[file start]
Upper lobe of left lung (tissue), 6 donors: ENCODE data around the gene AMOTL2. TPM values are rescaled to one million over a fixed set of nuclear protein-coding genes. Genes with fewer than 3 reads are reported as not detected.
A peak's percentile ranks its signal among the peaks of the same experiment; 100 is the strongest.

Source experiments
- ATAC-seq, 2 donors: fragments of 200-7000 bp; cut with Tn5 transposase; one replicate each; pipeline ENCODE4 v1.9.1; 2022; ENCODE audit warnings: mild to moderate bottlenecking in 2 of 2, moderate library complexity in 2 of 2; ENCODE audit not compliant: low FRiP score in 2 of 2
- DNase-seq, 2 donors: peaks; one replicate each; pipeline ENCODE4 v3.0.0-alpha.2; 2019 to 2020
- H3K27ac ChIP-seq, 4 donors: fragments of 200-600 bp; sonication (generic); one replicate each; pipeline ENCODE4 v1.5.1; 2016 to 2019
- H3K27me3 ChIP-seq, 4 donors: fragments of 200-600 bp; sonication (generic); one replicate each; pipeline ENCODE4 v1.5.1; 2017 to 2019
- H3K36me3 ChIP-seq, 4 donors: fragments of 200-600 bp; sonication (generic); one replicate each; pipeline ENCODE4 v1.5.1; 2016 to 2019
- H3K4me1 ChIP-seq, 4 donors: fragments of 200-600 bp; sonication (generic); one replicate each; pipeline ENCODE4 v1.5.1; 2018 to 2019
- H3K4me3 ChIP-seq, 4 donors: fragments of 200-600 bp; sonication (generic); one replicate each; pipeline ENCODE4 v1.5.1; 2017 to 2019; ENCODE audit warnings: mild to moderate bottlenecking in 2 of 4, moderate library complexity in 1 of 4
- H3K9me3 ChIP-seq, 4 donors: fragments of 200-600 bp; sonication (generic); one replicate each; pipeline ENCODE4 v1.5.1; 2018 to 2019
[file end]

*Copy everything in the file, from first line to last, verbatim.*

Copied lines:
Upper lobe of left lung (tissue), 6 donors: ENCODE data around the gene AMOTL2. TPM values are rescaled to one million over a fixed set of nuclear protein-coding genes. Genes with fewer than 3 reads are reported as not detected.
A peak's percentile ranks its signal among the peaks of the same experiment; 100 is the strongest.

Source experiments
- ATAC-seq, 2 donors: fragments of 200-7000 bp; cut with Tn5 transposase; one replicate each; pipeline ENCODE4 v1.9.1; 2022; ENCODE audit warnings: mild to moderate bottlenecking in 2 of 2, moderate library complexity in 2 of 2; ENCODE audit not compliant: low FRiP score in 2 of 2
- DNase-seq, 2 donors: peaks; one replicate each; pipeline ENCODE4 v3.0.0-alpha.2; 2019 to 2020
- H3K27ac ChIP-seq, 4 donors: fragments of 200-600 bp; sonication (generic); one replicate each; pipeline ENCODE4 v1.5.1; 2016 to 2019
- H3K27me3 ChIP-seq, 4 donors: fragments of 200-600 bp; sonication (generic); one replicate each; pipeline ENCODE4 v1.5.1; 2017 to 2019
- H3K36me3 ChIP-seq, 4 donors: fragments of 200-600 bp; sonication (generic); one replicate each; pipeline ENCODE4 v1.5.1; 2016 to 2019
- H3K4me1 ChIP-seq, 4 donors: fragments of 200-600 bp; sonication (generic); one replicate each; pipeline ENCODE4 v1.5.1; 2018 to 2019
- H3K4me3 ChIP-seq, 4 donors: fragments of 200-600 bp; sonication (generic); one replicate each; pipeline ENCODE4 v1.5.1; 2017 to 2019; ENCODE audit warnings: mild to moderate bottlenecking in 2 of 4, moderate library complexity in 1 of 4
- H3K9me3 ChIP-seq, 4 donors: fragments of 200-600 bp; sonication (generic); one replicate each; pipeline ENCODE4 v1.5.1; 2018 to 2019